The previous year in San Jose, he said, a bomb threat was called in to their hotel, and the Cougars played the game in a nearly empty stadium, except for a few family members and hundreds of heavily armed guards.

Echo Hawk said when BYU visited Tempe to play Arizona State — before the Wyoming game — a large protest blocked the team bus from entering the stadium.

It was a confusing time for Echo Hawk, who, along with his family, members of the Pawnee Nation, had also experienced racism.

“I had respect for [the Wyoming players] for standing up for what they believed in,” Echo Hawk told The Tribune. “And it was difficult to understand why a university would dismiss them for that.”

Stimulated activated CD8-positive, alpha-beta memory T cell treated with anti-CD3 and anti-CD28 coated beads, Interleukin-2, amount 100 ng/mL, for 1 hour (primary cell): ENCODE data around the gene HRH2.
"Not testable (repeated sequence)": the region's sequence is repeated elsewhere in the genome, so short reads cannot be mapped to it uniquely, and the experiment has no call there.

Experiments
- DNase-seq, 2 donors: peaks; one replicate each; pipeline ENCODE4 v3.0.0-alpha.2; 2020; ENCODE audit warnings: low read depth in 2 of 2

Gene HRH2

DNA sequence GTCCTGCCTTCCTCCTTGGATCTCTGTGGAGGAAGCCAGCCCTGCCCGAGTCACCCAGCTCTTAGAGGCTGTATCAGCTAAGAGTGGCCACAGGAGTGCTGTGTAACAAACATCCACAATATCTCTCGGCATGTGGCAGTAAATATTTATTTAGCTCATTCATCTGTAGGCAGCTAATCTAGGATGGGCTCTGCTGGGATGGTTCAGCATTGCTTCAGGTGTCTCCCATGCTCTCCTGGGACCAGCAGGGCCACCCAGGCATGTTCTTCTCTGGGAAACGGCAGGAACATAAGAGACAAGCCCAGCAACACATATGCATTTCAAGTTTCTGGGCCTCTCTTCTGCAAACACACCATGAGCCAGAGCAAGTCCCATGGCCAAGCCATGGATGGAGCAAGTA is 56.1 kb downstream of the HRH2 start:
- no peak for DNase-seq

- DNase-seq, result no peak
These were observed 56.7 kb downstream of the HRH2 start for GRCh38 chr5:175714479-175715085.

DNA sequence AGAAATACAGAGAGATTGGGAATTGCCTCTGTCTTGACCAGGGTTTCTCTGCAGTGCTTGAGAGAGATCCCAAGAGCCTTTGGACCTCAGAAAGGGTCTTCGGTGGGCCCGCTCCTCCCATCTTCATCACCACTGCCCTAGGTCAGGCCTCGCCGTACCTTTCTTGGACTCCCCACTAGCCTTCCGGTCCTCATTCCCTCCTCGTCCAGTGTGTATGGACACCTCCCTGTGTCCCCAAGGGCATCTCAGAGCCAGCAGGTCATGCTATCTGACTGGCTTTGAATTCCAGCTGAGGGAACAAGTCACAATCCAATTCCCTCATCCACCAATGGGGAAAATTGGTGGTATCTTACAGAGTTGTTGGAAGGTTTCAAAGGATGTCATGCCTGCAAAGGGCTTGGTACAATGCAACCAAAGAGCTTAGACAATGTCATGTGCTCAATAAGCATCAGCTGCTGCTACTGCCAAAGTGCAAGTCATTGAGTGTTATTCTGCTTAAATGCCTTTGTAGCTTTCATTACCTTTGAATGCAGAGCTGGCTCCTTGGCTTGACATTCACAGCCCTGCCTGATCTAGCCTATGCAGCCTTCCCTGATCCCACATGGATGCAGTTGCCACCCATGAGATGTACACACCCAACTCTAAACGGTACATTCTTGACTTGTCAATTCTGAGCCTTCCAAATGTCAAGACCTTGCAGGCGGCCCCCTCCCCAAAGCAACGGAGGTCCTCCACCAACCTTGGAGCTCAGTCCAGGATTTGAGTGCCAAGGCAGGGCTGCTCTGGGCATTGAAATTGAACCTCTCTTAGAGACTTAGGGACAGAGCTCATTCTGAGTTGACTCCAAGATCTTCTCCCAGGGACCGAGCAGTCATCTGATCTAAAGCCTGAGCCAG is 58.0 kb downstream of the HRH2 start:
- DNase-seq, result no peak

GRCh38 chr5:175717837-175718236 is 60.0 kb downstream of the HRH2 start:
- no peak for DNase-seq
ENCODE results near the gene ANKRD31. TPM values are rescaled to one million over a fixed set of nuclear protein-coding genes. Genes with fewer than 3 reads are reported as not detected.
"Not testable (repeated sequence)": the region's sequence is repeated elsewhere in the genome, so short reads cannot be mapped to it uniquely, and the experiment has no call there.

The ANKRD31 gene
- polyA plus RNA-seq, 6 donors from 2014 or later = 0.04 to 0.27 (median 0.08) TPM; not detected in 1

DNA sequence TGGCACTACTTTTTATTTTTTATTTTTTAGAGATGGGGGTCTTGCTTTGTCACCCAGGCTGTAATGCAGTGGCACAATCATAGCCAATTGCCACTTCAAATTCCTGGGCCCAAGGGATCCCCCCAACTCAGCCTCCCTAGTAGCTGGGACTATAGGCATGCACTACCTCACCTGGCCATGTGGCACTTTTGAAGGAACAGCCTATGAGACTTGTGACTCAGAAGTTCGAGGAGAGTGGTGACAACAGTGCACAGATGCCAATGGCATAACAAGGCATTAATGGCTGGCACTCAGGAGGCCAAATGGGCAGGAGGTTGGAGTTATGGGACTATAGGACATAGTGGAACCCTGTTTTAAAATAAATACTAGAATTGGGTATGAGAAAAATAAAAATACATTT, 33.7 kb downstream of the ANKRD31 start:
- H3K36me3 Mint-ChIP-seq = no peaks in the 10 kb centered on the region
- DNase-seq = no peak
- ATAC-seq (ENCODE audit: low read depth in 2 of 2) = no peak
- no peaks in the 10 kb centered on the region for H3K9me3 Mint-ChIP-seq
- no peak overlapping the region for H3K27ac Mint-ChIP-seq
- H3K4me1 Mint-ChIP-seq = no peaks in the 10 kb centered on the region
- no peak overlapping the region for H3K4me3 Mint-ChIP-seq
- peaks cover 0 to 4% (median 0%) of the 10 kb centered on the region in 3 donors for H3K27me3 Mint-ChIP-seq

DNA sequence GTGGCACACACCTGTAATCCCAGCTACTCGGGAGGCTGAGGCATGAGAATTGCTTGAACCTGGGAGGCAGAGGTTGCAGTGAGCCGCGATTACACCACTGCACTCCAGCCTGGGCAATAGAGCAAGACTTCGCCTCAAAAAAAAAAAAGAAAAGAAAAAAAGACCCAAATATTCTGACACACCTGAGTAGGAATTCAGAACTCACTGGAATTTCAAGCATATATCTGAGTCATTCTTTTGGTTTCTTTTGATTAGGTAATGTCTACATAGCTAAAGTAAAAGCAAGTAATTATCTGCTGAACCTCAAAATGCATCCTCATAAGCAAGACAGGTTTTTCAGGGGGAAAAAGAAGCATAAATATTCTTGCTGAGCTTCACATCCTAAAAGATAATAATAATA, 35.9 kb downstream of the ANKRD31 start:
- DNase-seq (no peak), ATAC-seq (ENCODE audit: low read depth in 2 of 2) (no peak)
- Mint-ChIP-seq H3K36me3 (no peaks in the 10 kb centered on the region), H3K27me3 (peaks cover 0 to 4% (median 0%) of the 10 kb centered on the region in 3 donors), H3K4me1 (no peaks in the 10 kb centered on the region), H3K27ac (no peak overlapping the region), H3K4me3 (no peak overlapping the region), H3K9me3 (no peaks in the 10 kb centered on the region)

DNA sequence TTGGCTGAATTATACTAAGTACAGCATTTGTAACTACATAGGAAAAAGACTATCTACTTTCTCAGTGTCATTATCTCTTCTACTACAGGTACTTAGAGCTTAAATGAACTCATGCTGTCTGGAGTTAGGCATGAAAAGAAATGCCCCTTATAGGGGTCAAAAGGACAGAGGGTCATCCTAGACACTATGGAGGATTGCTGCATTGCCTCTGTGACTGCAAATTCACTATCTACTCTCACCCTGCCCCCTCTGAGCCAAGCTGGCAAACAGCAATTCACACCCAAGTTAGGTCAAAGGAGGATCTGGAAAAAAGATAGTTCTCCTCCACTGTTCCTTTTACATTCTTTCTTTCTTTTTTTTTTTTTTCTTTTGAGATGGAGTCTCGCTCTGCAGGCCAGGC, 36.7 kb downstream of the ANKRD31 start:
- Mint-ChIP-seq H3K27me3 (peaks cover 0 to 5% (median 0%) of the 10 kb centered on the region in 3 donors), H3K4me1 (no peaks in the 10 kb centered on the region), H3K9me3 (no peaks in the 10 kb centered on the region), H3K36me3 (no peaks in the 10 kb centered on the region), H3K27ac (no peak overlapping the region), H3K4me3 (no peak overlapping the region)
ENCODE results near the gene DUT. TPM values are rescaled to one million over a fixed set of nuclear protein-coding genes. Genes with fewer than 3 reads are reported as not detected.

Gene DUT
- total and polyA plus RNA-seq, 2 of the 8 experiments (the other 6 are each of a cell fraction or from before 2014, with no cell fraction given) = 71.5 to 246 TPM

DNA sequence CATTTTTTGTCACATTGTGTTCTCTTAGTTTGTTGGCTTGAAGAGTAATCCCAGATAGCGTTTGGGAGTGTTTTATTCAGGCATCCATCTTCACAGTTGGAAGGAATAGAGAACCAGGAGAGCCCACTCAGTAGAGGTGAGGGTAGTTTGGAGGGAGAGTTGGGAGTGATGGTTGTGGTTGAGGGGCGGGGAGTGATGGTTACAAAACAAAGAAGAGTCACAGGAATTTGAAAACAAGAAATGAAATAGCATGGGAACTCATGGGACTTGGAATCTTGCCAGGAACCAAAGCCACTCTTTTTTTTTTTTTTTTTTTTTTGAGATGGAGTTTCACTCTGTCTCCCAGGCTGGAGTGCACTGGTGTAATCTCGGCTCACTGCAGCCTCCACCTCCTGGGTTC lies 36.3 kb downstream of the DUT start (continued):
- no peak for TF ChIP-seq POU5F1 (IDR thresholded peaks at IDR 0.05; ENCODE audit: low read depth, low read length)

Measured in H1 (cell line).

At the same time, he said, “I had good feelings about the church because it had blessed my life so much.”

(Photo courtesy of The Church of Jesus Christ of Latter-day Saints) Elder Larry Echo Hawk, emeritus general authority Seventy.

Those internal conflicts “were a lot for a 20-year-old,” he said. “My opinions weren’t fully developed and it was difficult for me.”

While he may have wanted to speak out about racial issues, he remained silent. “I don’t think I had teammates who were feeling the same way I was.”

The experiences shaped Echo Hawk’s future.

After attending law school, he spent his career advocating for Native American rights as Idaho’s attorney general and U.S. assistant secretary for Indian affairs, under former President Barack Obama.

As for Hamilton and his fellow Black 14 alumni, they plan to keep a strong relationship with the LDS Church.

“I am a Christian, so I do know the Lord had his hand in this,” Hamilton said. “I know the Lord is guiding this, and we are connected from now on. I hope we do great things together.”

The armbands have been replaced by linked arms.